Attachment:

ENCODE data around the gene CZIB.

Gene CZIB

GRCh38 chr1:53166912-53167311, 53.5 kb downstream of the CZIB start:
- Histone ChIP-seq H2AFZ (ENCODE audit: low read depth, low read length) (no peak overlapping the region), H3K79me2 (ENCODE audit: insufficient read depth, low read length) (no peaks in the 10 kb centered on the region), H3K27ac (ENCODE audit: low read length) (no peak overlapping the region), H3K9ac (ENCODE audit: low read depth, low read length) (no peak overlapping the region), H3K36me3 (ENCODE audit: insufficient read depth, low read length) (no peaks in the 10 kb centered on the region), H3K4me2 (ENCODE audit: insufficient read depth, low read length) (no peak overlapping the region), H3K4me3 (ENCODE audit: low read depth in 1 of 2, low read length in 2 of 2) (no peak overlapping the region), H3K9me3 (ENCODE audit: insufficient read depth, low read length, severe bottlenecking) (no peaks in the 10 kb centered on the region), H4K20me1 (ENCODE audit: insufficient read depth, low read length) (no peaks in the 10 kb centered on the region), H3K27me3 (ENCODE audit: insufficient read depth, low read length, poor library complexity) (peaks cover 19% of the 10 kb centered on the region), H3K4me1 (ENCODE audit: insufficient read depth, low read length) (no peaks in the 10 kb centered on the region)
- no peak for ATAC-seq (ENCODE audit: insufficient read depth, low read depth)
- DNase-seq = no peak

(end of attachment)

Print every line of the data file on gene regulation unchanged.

ENCODE data around the gene CZIB.

Gene CZIB

GRCh38 chr1:53166912-53167311, 53.5 kb downstream of the CZIB start:
- Histone ChIP-seq H2AFZ (ENCODE audit: low read depth, low read length) (no peak overlapping the region), H3K79me2 (ENCODE audit: insufficient read depth, low read length) (no peaks in the 10 kb centered on the region), H3K27ac (ENCODE audit: low read length) (no peak overlapping the region), H3K9ac (ENCODE audit: low read depth, low read length) (no peak overlapping the region), H3K36me3 (ENCODE audit: insufficient read depth, low read length) (no peaks in the 10 kb centered on the region), H3K4me2 (ENCODE audit: insufficient read depth, low read length) (no peak overlapping the region), H3K4me3 (ENCODE audit: low read depth in 1 of 2, low read length in 2 of 2) (no peak overlapping the region), H3K9me3 (ENCODE audit: insufficient read depth, low read length, severe bottlenecking) (no peaks in the 10 kb centered on the region), H4K20me1 (ENCODE audit: insufficient read depth, low read length) (no peaks in the 10 kb centered on the region), H3K27me3 (ENCODE audit: insufficient read depth, low read length, poor library complexity) (peaks cover 19% of the 10 kb centered on the region), H3K4me1 (ENCODE audit: insufficient read depth, low read length) (no peaks in the 10 kb centered on the region)
- no peak for ATAC-seq (ENCODE audit: insufficient read depth, low read depth)
- DNase-seq = no peak